Do we have to leave the Rand corporation on top today? For sure, it's unlikely that another Seattle is going to fall ripe into our hands. Not just the police but also the politicians have done their homework.
Everything will be done to keep the union marches as far from the anarchists as possible, and special "negotiating tables" (with sleeping pills in the champagne) will be laid for every NGO or union boss gullible enough to think that you get reform without the threat of revolution.
Divide and co-opt when you can, channel and neutralize when you can't, arrest whatever's left over: that's the Belgian solution (I guess Freud would've called it "a progress in civilization").
But if we analyze what their response has been, and make it public, then we can keep turning the tables, again and again, until substantial change starts to appear in a world-system whose dangerous and morbid nature is coming clearer all the time, for instance right now in IMF-battered Argentina.
Ronfeldt and Arquilla (the Rand twins) talk a lot about "swarms." Means: something a lot like the unpredictable but precisely motivated self-organization of a mass-individual event, like a contemporary demonstration.
Why not be aware of precisely the point where people power is the strongest, and play it to the hilt? First of all, a movement that's been based from the word go on direct action ought to admire those 50 people who occupied the CEFIC, that is, the European Chemical Industry Council, on December 12.
Brussels is full of lobbies like that: the European Round Table of Industrialists, the Trans-Atlantic Business Dialogue, UNICE (the Union of Industrial and Employers Confederations of Europe) and the whole life of these organizations is a crime against democracy, it's legitimate that they be closed down immediately.
It's even more legitimate if union members, ecologists, leftists and anarchists get a flyer or an email explaining exactly what's going on, while it's happening, with an address and an arrow on the map.
We can't fall into the illusion that just having everybody queue up separately on a different day to kiss the shields of the friendly, public-service police is really going to stop the engines of neoliberal globalization. But the people-swarms on the indispensable days of global action can be doubled and tripled by idea- and action-swarms that out-race and out-proliferate the co-optation of those enlightened men who govern us.
So Jospin talks about globalization with a human face? Let's display the faces of all those French transnational companies laying off people in Brazil while their partner companies cut the work force in Paris and pollute the water in the Bouches-du-Rhone.
So Blair talks about education? Why don't signs on the street corners compare what it now costs to get through college in Britain, compared to just five years ago? So Aznar's flunkies mutter about the Moroccans taking away Spanish jobs? Let's see how many Andalou tomatoes are produced by men and women with on sub-minimum wages, under semi-legal conditions with new papers authorizing exploitation - and let's talk about the Universal Embassy back in Brussels at the same time.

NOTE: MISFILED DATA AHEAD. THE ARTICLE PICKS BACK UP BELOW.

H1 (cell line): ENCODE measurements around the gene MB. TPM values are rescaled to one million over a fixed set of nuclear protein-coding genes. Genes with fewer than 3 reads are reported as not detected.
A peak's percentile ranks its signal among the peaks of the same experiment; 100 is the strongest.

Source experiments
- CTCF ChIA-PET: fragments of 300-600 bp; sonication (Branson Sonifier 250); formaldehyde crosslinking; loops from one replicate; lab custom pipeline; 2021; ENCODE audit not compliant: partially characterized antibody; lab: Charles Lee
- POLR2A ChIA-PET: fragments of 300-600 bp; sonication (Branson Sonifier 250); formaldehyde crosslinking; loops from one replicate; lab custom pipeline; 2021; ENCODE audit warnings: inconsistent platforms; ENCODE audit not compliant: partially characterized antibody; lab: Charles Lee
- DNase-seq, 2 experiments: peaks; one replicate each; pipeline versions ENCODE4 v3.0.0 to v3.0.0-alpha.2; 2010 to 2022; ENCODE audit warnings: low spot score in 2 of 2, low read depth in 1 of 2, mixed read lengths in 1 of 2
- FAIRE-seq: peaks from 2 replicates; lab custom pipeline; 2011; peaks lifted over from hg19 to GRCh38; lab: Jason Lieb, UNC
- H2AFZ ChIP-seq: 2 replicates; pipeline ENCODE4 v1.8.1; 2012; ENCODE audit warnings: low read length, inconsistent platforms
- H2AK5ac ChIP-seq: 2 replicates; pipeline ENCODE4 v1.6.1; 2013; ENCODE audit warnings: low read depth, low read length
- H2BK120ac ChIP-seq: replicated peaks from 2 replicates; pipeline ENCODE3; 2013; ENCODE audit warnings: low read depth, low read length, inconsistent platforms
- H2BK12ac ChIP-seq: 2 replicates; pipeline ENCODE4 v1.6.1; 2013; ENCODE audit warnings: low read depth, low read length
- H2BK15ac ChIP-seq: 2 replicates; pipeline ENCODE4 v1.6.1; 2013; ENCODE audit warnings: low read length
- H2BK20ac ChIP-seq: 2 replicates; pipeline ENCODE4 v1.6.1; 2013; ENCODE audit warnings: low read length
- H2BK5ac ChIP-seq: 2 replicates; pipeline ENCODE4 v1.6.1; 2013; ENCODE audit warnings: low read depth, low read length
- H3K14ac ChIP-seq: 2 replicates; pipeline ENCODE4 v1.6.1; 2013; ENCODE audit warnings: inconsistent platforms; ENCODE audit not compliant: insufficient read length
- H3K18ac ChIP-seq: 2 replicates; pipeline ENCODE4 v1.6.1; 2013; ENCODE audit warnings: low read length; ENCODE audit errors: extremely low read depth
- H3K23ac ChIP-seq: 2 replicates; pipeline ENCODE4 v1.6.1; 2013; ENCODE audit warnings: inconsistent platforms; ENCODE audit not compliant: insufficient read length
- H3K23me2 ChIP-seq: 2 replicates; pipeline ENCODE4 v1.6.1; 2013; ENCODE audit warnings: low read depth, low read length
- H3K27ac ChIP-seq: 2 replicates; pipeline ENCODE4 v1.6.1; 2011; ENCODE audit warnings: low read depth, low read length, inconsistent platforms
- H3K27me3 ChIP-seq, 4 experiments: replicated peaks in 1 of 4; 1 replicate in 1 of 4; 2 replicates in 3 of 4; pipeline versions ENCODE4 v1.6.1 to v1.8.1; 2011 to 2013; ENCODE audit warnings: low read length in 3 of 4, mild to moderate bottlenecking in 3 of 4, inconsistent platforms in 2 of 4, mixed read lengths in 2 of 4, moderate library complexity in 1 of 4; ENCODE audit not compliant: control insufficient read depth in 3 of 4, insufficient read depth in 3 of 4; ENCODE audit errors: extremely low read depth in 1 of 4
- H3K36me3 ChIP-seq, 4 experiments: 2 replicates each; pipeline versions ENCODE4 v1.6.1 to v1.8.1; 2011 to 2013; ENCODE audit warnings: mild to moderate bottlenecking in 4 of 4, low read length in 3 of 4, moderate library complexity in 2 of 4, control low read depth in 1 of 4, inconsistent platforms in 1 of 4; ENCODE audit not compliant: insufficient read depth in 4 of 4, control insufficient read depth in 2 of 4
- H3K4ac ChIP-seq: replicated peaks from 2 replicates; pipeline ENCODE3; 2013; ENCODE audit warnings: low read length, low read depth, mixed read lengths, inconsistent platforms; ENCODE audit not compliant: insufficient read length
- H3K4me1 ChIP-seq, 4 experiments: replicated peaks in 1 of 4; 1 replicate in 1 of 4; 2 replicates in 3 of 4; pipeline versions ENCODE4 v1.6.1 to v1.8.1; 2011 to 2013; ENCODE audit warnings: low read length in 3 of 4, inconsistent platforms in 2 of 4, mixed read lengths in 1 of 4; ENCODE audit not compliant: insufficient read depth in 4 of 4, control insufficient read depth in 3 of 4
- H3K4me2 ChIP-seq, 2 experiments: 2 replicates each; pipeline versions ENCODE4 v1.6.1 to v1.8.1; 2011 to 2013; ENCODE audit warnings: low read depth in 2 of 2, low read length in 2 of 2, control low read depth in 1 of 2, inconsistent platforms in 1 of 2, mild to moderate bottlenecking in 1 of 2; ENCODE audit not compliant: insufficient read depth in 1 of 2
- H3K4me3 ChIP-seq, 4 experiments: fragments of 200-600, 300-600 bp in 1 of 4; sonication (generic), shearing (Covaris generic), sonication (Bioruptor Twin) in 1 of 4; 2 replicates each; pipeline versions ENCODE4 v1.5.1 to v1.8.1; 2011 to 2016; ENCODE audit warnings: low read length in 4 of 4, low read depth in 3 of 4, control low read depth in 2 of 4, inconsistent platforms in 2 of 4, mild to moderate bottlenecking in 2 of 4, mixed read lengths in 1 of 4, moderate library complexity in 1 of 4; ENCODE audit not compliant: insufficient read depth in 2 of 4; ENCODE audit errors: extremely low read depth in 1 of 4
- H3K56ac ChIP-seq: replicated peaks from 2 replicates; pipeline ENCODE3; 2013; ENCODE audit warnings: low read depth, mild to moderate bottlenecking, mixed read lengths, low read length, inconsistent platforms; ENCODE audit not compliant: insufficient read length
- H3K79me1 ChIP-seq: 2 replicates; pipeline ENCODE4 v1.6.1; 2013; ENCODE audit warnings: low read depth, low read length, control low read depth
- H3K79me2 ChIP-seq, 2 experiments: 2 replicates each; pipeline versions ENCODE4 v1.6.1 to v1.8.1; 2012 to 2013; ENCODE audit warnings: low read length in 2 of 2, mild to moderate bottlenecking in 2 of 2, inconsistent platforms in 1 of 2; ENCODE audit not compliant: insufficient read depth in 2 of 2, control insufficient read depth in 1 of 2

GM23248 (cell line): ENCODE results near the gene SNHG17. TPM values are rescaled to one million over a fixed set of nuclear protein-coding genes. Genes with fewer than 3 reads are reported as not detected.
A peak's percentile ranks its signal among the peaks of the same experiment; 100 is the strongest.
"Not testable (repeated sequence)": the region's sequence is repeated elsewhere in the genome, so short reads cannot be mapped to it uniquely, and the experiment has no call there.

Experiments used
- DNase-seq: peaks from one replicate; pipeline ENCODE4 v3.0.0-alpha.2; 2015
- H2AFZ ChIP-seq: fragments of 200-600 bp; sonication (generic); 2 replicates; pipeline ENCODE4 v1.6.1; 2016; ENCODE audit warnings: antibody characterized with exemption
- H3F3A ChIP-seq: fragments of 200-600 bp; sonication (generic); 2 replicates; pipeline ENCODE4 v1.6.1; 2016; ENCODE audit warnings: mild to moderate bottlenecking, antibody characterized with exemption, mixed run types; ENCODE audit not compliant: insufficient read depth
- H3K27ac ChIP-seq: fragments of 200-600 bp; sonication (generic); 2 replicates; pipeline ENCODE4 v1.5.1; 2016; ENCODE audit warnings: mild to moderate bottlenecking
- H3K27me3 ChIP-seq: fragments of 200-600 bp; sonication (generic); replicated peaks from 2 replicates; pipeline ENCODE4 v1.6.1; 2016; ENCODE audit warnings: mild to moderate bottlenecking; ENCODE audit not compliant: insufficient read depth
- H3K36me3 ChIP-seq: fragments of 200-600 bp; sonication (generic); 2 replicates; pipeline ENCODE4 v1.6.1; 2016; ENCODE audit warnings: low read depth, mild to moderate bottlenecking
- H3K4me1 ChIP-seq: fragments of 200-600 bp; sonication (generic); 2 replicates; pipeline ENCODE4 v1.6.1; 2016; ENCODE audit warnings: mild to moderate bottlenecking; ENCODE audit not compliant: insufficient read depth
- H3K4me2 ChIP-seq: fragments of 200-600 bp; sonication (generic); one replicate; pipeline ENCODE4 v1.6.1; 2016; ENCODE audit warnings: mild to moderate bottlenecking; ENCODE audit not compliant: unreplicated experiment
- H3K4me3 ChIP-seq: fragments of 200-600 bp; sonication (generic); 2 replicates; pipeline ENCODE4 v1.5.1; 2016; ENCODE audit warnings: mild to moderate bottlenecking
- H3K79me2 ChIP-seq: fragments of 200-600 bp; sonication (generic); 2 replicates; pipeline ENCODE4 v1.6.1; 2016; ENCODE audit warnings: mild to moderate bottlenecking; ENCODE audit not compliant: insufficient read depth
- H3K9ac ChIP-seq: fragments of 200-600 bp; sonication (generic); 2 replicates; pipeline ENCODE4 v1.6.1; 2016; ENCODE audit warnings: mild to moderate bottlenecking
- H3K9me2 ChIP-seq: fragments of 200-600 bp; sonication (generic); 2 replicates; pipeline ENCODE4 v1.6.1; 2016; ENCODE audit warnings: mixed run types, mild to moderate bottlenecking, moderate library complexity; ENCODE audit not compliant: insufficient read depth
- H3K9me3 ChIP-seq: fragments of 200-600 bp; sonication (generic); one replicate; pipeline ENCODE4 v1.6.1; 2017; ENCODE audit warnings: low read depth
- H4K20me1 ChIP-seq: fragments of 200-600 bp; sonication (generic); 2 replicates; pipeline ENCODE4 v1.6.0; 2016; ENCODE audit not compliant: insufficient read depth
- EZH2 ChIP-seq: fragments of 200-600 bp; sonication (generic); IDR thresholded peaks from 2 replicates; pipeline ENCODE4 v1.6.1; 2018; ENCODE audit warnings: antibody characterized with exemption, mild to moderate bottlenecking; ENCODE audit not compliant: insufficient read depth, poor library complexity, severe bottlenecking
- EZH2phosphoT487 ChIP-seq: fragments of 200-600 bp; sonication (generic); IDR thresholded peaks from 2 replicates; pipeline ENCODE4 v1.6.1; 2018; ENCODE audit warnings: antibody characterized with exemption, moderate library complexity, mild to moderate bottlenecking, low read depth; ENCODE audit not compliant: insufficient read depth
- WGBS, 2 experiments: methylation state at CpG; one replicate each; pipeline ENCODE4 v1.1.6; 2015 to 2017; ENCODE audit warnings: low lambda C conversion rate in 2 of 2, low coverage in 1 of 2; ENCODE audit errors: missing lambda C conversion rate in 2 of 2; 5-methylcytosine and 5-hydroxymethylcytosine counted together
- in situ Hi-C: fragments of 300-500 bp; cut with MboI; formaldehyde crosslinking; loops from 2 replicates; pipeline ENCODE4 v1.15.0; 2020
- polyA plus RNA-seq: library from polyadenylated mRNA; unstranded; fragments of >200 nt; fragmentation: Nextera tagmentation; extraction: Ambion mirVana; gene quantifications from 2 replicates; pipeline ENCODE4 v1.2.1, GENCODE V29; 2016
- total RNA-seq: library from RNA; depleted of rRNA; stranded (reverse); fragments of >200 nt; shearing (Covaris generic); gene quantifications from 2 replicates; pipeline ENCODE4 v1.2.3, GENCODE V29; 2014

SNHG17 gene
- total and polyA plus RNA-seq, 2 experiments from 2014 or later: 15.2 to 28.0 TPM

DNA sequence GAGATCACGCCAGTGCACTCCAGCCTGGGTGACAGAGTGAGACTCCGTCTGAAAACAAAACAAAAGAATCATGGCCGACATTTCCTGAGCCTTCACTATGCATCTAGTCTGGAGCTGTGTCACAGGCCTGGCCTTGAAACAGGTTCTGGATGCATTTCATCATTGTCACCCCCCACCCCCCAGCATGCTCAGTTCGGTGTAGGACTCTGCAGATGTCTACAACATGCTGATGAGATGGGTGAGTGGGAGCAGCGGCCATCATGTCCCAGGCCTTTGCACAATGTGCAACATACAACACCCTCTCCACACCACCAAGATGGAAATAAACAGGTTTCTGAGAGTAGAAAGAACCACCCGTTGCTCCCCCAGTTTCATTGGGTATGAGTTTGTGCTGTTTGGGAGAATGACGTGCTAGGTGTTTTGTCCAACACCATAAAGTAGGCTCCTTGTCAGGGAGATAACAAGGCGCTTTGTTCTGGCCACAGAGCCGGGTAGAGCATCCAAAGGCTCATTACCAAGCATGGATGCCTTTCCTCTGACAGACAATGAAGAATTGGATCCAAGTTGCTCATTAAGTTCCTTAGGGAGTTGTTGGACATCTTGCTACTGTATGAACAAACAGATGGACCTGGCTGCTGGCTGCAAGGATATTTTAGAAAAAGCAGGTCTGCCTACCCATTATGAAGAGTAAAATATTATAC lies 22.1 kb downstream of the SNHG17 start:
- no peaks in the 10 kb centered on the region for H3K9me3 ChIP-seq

Traditional governing "strategy" meant looking down from the top on all the fools below, who could be channeled into whatever path the powerful would like to see them take. Networked strategy means the self-coordinated action of intelligent people who refuse their supposed destiny, looking up past the leaders, past the summits, toward a better future.
The danger right now is that the last two or ten years of tremendous effort (depending on who you are) might just vanish into the thin air of that cold night when your little splinter-group finds itself all alone against the police force and their giant tweezers.
Now the powers-that-be think they know exactly how to deal with "the new kids on the black block": you make some into partners, some into criminals, and just let the others hold their carnivals under surveillance.
But the better future is that we just keep on taking the lead, learning from our own inventions and continuing to risk every kind of crossover, every promising and positive combination, between the religious and ecologist NGOs, the revolutionary networks, the critical think tanks, the leftist workers' parties, the anarchists and all the people who don't even want one of those names, or neoliberal globalization either.
We have too much new knowledge at our finger- and tongue-tips to just give into prescripted scenarios. If we develop that knowledge, and share it with our neighbors the way neighbors were talking to neighbors everywhere last week in Brussels then there isn't any reason why we can't continue turning the tables on the top-down theory of capitalist globalization.